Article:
TABLE 1. Crystallographic data and structure refinement for PQC-I, PQC-II, and PQC-III.

2.2 Supramolecular arrangement

The supramolecular arrangements of the respective PQ salts were studied by normalized Hirshfeld surfaces (HS) (Spackman and Jayatilaka, 2009) and 2D fingerprint plots (Spackman and McKinnon, 2002) using the program CrystalExplorer17 (Turner et al., 2017). Then, the topological parameters were obtained by the quantum theory of atoms in molecules (QTAIM) (Bader, 1985; Bader, 1994) using the Multiwfn program (Lu and Chen, 2012). In QTAIM, the observable properties of the molecular system are contained in the electron density ρr of the molecular topology. The Laplacian of the electron density, 2ρ, is a parameter that determines depletions and peaks of electron charge concentration between nuclear attractors in the molecular system topology, indicating the location of the bond critical points (BCP). In other words, 2ρ indicates the concentration of electronic charge in the intranuclear region of two attractors: electronic density accumulated in the intranuclear region will result in a BCP with 2ρ<0; electronic density accumulated in the attractors (depletion in the BCP) will result in a BCP with 2ρ>0 (Bader, 1985; Matta and Bader, 2003). In the first case, the interaction is shared, such that the attractors are covalently bonded, while in the second case, the interaction is of the closed-shell type, in which the attractors are connected by weak electrostatic interactions (Bader, 1985; Bader, 1994). The topological parameters obtained by QTAIM are shown in Supplementary Table S1 (Supplementary Material S1). The results obtained low values of the electron density (ρ< 0.1 au) and positive values of the Laplacian 2ρ>0, indicating that the charge is depleted at the bond critical point (BCP). By the virial theorem,


in atomic units, and by the expression,


it was shown that the energy topological parameters are related to 2ρ, where hr corresponds to the electron density energy, Gr to the kinetic energy density, and νr to the potential energy density. For H bonds, it was shown that the intensity of the interaction is very strong for 2ρ<0 and h<0 values, strong for 2ρ>0 and h<0 values, and weak or moderate for 2ρ>0 and h>0 values (Carroll and Bader, 1988). The binding energies (BE) (Emamian et al., 2019) were calculated using the formula,


where BE is given in kcal/mol.

3 Results and discussion

3.1 Molecular modeling analysis

PQ consists of a quaternary BP structure (Figure 1) formed by the connection of two pyridine rings. In this structure, the N atoms are diametrically apart and, bonded in the para-position, a methyl group is present on each aromatic ring. The compound is produced in the form of a dichloride salt, where the organic part has two positive charges distributed along its chain.


FIGURE 1. Solid-state Ortep representation of Paraquat, where the ellipsoids are drawn at the 50% probability level.

In each of the crystals, the PQ salts were crystallized into distinct crystalline systems and space groups. The anhydrous salt was crystallized in the orthorhombic system, for which the space group is Pnma; the structure of the dihydrate salt is found in the triclinic system and space group P 1¯; and, finally, the trihydrate form of the salt is found in the monoclinic system and space group P21/c. PQC-I unit cell volume corresponds to 1575.41 Å3 and 19.9% of this total was calculated as void space (Supplementary Figure S1: Supplementary Material S1). In PQC-II and PQC-III, the unit cell volumes are filled by the chemical entities of the respective salts, in which in the latter, the excess H2O molecule raises the volume of the former in the proportion of 2.2:1. PQC-I, PQC-II, and PQC-III crystallographic data are shown in Table 1. In Section 3.2, other characteristics inherent to the crystalline structures of these salts will be discussed.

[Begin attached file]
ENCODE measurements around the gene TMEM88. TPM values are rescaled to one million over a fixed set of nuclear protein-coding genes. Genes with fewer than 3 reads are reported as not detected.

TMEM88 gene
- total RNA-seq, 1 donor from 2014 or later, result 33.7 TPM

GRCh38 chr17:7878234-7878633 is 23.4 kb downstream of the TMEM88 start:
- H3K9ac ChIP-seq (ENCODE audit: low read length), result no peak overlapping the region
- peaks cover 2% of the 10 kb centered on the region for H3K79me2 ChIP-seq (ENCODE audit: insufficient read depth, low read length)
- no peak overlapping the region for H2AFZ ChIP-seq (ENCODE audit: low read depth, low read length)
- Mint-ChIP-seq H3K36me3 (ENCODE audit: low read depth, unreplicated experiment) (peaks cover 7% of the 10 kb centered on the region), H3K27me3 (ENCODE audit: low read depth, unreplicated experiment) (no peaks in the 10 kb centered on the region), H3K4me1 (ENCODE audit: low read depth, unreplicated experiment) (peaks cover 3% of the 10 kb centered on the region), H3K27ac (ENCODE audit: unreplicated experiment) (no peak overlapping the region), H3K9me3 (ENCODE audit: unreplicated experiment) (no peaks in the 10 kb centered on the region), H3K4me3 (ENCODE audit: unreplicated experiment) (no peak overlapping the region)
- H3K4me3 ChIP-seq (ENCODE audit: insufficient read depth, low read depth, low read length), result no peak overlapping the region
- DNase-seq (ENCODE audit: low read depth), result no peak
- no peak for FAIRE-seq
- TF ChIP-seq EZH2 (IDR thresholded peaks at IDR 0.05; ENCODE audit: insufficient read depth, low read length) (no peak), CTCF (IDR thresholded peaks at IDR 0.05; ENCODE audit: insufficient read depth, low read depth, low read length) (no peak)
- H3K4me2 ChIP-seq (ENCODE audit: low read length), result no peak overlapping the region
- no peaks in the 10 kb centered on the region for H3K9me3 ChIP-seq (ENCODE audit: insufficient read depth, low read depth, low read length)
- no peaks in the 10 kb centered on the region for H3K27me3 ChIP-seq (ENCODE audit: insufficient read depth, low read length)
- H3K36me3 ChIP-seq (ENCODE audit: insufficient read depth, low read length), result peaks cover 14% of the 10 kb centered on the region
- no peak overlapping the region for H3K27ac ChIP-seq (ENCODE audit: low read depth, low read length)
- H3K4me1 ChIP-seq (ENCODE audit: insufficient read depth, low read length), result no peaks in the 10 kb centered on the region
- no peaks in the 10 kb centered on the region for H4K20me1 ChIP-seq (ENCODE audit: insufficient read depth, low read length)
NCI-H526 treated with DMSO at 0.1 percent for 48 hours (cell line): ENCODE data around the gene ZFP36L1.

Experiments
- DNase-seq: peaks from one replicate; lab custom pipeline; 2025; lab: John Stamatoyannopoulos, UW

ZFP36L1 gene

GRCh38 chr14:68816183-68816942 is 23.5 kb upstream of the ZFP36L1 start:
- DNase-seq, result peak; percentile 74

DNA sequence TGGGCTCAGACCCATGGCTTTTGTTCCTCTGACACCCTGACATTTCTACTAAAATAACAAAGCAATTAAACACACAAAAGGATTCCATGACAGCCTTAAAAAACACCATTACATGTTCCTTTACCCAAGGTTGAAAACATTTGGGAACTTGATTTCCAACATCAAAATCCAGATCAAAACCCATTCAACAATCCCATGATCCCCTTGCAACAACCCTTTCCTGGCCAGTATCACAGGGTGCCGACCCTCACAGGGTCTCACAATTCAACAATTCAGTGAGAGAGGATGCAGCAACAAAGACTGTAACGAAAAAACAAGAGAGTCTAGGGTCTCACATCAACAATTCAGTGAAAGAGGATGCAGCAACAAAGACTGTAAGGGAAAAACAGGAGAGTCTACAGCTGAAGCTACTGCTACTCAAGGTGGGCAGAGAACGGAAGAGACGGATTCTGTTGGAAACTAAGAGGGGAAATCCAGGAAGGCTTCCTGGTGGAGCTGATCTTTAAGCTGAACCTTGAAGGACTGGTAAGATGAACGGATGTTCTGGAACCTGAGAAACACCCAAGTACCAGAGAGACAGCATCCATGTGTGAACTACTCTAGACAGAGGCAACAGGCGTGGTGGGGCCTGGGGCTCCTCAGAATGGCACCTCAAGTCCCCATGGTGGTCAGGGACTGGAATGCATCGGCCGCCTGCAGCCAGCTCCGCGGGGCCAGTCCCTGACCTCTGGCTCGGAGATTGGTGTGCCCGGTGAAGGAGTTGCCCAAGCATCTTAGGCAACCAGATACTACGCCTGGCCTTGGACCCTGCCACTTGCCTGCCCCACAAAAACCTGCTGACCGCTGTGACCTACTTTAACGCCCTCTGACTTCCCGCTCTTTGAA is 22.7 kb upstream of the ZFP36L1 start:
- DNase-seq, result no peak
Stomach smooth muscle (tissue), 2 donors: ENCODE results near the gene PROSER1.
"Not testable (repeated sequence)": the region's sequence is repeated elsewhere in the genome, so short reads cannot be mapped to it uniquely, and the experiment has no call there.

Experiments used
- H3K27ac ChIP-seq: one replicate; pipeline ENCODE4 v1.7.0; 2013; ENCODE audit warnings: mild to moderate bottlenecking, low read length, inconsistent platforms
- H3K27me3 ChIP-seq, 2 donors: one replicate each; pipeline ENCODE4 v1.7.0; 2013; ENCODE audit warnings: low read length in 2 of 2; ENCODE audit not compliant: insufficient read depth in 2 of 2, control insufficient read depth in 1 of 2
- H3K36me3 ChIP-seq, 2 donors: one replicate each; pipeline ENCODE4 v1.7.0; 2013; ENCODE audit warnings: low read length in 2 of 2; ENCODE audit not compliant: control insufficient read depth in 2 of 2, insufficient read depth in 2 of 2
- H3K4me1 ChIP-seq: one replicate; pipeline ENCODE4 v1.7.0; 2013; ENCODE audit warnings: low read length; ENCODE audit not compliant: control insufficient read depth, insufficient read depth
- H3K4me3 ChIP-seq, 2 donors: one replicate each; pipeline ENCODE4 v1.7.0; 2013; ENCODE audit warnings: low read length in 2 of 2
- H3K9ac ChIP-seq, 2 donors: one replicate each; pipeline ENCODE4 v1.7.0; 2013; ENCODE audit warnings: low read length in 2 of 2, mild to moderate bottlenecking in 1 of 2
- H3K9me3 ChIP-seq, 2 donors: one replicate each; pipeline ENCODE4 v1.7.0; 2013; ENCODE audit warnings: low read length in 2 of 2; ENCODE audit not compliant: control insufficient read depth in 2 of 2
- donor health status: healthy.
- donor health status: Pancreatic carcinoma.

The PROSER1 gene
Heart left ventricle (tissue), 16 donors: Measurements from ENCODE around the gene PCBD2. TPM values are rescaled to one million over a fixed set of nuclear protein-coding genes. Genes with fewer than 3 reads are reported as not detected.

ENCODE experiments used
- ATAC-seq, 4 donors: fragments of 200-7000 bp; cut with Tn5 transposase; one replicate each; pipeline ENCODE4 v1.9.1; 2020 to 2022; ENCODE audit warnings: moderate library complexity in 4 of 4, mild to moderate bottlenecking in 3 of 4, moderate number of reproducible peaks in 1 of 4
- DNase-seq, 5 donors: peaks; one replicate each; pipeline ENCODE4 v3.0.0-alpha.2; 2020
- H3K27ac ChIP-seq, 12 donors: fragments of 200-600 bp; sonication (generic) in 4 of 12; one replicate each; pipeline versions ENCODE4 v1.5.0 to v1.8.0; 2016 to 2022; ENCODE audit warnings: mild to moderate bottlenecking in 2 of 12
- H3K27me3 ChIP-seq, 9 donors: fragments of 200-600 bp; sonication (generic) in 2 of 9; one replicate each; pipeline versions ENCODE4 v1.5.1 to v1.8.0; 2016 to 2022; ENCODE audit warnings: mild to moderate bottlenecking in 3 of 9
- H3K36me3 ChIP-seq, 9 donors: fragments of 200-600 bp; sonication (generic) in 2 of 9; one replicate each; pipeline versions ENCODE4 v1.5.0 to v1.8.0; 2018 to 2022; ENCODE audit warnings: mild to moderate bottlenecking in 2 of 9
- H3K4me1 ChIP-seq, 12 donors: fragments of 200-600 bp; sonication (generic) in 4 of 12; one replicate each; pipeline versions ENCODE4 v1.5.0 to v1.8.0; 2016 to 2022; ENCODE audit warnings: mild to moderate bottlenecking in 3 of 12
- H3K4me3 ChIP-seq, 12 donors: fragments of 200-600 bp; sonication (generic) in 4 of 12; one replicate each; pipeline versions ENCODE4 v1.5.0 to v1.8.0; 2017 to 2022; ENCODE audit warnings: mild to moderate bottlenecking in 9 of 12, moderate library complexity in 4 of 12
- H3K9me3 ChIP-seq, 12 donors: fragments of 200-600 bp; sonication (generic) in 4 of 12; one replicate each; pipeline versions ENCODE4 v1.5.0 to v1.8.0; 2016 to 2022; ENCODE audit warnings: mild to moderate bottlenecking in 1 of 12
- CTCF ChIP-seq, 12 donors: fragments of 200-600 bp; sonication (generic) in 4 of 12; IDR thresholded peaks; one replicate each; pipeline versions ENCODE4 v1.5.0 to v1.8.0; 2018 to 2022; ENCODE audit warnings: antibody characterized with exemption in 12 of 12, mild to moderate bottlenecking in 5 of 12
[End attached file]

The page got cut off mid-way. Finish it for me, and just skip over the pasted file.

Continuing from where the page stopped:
The PQC-II and PQC-III geometric parameters were compared with the PQC-I by the mean absolute deviation percent formula,


where χPQCX is the geometric parameters of the PQC-II and PQC-III and χPQCI is the PQC-I geometric parameters. The graphs in Supplementary Figure S2 (Supplementary Material S1) show the comparison results carried out for the bond length and angle. The presence of water molecules does not significantly alter the BP cation structure. However, in PQC-III, we observed that the bond lengths are more sensitive to H2O, where the MADP value was 1.801%; in PQC-II, the MADP was 1.606%. H2O molecules were responsible for stretching the C1–N1 and C12–N2 bonds (on average 4.8%) while compressing the C2–C3 and C10–C11 bonds (on average 2.8%). On the other hand, the angles in PQC-II showed the greatest deviations, so the MADP value obtained was 0.885%, while in PQC-III, the MADP was 0.850%. Among others, the greatest variations occurred in C5–C6–N1 and C8–C9–N2 angles, whose average increase was 2.2%, except in the case of PQC-II, where the increase in the second was only 1.4%.

The BP cation assumes a planar conformation in the crystals. However, in the gas phase and in the presence of Clanions, the calculations showed that its structure undergoes a torsion in the bond that joins the pyridylium portions, so that the planes formed by the aromatic rings meet at 42.5° (Figure 2A). The total energy scan showed that in conformations where the C3-C4-C7-C8 dihedral angle in the BP cation is 0° or 180°, the system is in the highest energy state (Figure 2B). However, the total energy is lower by rotating the aromatic portions by 40° and 140°.